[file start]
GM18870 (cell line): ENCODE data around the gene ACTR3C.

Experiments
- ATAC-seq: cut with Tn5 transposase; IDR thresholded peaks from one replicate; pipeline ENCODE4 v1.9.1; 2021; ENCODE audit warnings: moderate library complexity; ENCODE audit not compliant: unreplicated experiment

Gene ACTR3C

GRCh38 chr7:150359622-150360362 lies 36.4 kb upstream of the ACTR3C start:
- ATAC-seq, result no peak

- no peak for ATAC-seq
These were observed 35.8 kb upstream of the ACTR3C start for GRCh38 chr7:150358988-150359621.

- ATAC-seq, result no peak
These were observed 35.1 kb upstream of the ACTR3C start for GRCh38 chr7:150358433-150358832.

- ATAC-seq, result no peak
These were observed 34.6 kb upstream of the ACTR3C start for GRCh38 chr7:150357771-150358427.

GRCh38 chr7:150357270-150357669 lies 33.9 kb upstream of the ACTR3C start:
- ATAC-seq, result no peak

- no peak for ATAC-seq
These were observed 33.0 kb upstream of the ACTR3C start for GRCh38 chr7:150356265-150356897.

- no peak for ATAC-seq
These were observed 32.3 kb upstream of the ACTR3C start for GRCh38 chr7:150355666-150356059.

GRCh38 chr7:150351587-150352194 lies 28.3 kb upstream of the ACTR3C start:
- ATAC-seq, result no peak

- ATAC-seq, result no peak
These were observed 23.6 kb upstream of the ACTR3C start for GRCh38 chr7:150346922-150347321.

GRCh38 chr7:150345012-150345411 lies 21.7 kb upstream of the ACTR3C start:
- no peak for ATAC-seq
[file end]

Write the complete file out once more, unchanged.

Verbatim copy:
GM18870 (cell line): ENCODE data around the gene ACTR3C.

Experiments
- ATAC-seq: cut with Tn5 transposase; IDR thresholded peaks from one replicate; pipeline ENCODE4 v1.9.1; 2021; ENCODE audit warnings: moderate library complexity; ENCODE audit not compliant: unreplicated experiment

Gene ACTR3C

GRCh38 chr7:150359622-150360362 lies 36.4 kb upstream of the ACTR3C start:
- ATAC-seq, result no peak

- no peak for ATAC-seq
These were observed 35.8 kb upstream of the ACTR3C start for GRCh38 chr7:150358988-150359621.

- ATAC-seq, result no peak
These were observed 35.1 kb upstream of the ACTR3C start for GRCh38 chr7:150358433-150358832.

- ATAC-seq, result no peak
These were observed 34.6 kb upstream of the ACTR3C start for GRCh38 chr7:150357771-150358427.

GRCh38 chr7:150357270-150357669 lies 33.9 kb upstream of the ACTR3C start:
- ATAC-seq, result no peak

- no peak for ATAC-seq
These were observed 33.0 kb upstream of the ACTR3C start for GRCh38 chr7:150356265-150356897.

- no peak for ATAC-seq
These were observed 32.3 kb upstream of the ACTR3C start for GRCh38 chr7:150355666-150356059.

GRCh38 chr7:150351587-150352194 lies 28.3 kb upstream of the ACTR3C start:
- ATAC-seq, result no peak

- ATAC-seq, result no peak
These were observed 23.6 kb upstream of the ACTR3C start for GRCh38 chr7:150346922-150347321.

GRCh38 chr7:150345012-150345411 lies 21.7 kb upstream of the ACTR3C start:
- no peak for ATAC-seq